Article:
The present study investigated whether adults and 5-and 6-year-old children could incrementally resolve referential ambiguity of adjective-noun phrases in Japanese. Using a visual world paradigm, the experiment examined whether the proportion of participants' gaze on the referent and their pupil dilations were affected by the timing of disambiguation (pre-nominal adjective or noun). The results indicated that the proportion of the adults' gazes showed a reliable effect of the timing of disambiguation, but this was not found in the results from the children. The 6-year-olds' pupil dilation data showed larger pupil dilations in the adjective disambiguation condition than in the noun disambiguation condition. This suggests that the 6-year-olds also incrementally resolved the referential ambiguity. Furthermore, the adults showed a disambiguation effect, with larger dilations for the noun disambiguations than for the adjective disambiguations. No significant differences were observed in the data from the 5-year-olds. These results suggest that the 6-year-olds and the adults were able to resolve referential ambiguities incrementally, but that the 6-year-olds' eye movement control was not as fully developed as the adults'. In addition, the results suggested that pupil dilations could be a complementary measure of on-line sentence processing. That would be especially advantageous when experimental participants are young children.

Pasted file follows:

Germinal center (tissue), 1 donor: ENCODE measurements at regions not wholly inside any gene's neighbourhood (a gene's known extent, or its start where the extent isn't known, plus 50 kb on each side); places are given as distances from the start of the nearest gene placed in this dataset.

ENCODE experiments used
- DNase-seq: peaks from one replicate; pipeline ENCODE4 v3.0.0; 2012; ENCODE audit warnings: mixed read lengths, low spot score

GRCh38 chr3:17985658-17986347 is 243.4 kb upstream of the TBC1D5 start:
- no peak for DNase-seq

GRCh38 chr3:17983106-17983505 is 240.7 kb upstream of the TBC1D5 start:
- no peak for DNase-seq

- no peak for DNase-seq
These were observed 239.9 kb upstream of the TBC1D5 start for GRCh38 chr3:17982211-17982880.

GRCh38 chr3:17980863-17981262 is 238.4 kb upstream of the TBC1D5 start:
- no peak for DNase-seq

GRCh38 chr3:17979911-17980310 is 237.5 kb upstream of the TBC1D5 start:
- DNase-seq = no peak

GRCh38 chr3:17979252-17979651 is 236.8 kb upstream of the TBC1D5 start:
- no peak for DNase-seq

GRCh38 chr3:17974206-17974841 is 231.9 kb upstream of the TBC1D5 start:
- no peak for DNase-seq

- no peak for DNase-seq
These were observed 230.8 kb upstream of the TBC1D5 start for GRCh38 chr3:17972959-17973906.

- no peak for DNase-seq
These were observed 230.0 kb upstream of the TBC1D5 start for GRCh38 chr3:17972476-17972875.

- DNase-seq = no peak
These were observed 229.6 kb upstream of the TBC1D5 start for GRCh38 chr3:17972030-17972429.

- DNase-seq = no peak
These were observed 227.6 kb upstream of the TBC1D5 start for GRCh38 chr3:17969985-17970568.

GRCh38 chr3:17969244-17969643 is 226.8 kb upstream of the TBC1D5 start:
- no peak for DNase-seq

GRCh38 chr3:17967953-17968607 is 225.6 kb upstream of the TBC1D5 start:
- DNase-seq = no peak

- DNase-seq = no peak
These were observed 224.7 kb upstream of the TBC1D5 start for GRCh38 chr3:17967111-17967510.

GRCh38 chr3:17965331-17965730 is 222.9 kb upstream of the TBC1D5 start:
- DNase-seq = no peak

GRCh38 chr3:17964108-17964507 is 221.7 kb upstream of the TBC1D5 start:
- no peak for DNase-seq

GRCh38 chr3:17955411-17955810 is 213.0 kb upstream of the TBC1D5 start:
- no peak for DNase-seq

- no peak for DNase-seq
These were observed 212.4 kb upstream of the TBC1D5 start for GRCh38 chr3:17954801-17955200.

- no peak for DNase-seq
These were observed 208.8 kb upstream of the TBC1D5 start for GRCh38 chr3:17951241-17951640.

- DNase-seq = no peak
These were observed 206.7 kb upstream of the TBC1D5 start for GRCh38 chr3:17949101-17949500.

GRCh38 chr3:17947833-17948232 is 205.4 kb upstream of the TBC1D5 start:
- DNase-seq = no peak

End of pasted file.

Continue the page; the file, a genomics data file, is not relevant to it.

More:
|ジャーナル||Japanese Journal of Educational Psychology|
|出版ステータス||Published - 2016|
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